Red Cross Emergency Communication Network provides a vital service where the ARC can quickly and confidentially exchange information between family members. In 2008, the ARC helped approximately 500 families each day through various communication and financial networks found throughout the world. When possible, the ARC will connect with local community resources to help families in anyway possible.

When workers are not delivering emergency messages, the deployed Red Cross workers help keep up the morale of our troops by providing a place where they can see a friendly face or take some time to relax, Torres said.

It is important to help families understand their loved ones will be provided for while they are on deployment, Torres said. Around the clock, each day of the year, the ARC provides assistance to those in need and many families who don't expect prolonged and repeated deployments.

Coping with Deployments: Psychological First Aid for Military Families is a new class that will be offered at NNMC in November for all staff, patients and their families.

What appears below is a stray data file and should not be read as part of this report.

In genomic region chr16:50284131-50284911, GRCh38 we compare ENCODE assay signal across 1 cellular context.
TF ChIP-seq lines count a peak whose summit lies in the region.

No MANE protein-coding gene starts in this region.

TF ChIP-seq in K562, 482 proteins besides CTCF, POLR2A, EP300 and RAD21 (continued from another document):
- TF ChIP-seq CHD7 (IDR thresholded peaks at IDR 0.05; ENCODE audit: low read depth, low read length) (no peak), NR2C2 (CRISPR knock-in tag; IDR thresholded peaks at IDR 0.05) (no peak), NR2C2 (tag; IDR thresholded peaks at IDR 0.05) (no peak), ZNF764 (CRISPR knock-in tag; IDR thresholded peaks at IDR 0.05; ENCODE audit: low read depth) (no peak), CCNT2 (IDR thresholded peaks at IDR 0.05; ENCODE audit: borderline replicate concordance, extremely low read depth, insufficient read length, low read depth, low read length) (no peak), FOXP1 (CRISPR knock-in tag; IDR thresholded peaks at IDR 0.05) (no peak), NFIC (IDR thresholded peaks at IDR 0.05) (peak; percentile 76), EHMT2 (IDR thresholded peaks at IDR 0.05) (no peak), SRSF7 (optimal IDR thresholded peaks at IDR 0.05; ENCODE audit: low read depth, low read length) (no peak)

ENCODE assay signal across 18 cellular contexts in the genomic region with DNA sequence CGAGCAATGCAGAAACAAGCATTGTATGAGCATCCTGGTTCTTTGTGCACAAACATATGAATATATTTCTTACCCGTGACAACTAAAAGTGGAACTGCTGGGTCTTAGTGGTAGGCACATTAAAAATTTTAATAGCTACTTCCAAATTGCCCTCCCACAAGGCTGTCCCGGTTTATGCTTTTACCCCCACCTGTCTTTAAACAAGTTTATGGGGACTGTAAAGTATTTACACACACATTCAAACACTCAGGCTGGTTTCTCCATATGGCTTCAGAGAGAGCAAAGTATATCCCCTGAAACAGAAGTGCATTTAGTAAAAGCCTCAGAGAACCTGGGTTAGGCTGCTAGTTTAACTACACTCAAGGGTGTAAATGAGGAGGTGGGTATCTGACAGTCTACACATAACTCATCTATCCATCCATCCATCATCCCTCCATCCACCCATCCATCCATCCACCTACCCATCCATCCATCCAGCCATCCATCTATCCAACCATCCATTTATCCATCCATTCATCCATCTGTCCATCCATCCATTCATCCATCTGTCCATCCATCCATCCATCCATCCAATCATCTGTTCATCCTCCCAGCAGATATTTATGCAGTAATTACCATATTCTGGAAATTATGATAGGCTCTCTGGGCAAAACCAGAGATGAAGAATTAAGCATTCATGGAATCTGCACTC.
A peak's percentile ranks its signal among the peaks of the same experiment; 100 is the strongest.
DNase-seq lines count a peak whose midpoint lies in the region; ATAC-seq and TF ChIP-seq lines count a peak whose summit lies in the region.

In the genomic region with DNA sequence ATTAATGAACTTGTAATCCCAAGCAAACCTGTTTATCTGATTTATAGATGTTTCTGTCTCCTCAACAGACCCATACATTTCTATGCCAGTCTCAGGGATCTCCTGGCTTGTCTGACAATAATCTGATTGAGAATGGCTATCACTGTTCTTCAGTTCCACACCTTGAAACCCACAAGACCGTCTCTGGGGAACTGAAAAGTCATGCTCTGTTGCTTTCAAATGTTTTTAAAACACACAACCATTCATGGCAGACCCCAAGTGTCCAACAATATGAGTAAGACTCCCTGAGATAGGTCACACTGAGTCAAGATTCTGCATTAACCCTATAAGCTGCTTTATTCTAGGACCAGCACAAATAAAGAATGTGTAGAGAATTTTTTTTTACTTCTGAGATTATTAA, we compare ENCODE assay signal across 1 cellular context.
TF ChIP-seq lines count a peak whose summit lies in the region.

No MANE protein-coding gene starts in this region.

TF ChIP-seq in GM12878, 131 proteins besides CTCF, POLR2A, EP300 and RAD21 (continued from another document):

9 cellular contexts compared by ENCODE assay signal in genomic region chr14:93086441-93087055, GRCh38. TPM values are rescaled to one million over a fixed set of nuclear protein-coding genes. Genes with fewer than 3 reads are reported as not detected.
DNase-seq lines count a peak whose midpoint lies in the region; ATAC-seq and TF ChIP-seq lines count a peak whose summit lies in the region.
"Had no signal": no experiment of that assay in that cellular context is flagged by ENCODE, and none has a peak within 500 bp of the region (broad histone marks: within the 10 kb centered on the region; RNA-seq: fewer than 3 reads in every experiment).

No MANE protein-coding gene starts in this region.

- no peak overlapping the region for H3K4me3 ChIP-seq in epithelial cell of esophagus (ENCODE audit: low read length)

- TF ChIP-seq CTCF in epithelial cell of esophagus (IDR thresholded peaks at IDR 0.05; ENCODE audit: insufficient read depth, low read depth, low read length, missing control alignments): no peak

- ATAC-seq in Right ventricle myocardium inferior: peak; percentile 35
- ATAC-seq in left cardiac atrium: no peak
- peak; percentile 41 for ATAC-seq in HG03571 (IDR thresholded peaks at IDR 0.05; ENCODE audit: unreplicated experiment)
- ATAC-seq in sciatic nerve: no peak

The course will help families manage the many changes in their lives when a loved one is deployed by giving useful information about the day-to-day challenges and how to navigate through them, Torres said. In addition, the course teaches methods of combating stress and handling unexpected events.

The ARC acts on-behalf of the American public to serve service members who have decided to serve their country, she said.

"The Red Cross helps those service members stay focused on their mission," Torres said.

Red Cross employees and volunteers have been serving overseas since 1892 and currently have 170 workers serving overseas from Afghanistan to Tanzania.

PRINCESSBARBI_B25@msn.com 57thBW Researcher/321stBG Hisrorian  This ship was my Dad/Edward C Ennis' main Combat Ship, Ed finished his tour and went home early in March, 1944.  The Courier Crash was the result of bad weather. "Deathwind" was to be the Pilot/Ray Fletcher's Ship, Deathwind was flying Combat Missions up to a few days before, she was "available" that day.   (Originally Created 25 April, 2010)

Carolyn Chapin Brought HOME !

Conn.

321stBG,447thVS Ed Ennis with his Combat Ship/Deathwind/Carolyn's Courier Ship
6 images

Carolyn;  #1

Red Cross Honors Those Who Served Overseas

Friday, September 25, 2009 —

The American Red Cross Overseas Association (ARCOA) honored one of their own, the late Carolyn Chapin, during its 50th memorial ceremony at national headquarters in Washington, D.C. 

Miss Chapin died in 1944 while serving with the Red Cross in northern Africa (see accompanying story).  Her remains were identified earlier this year.  With the assistance of the U.S. State Department, the Red Cross helped return her remains to Woodbury, Connecticut for burial this summer.  A special Red Cross grave marker was accepted by Carolyn’s niece and nephew, Lucinda Merrill and Bruce Chapin.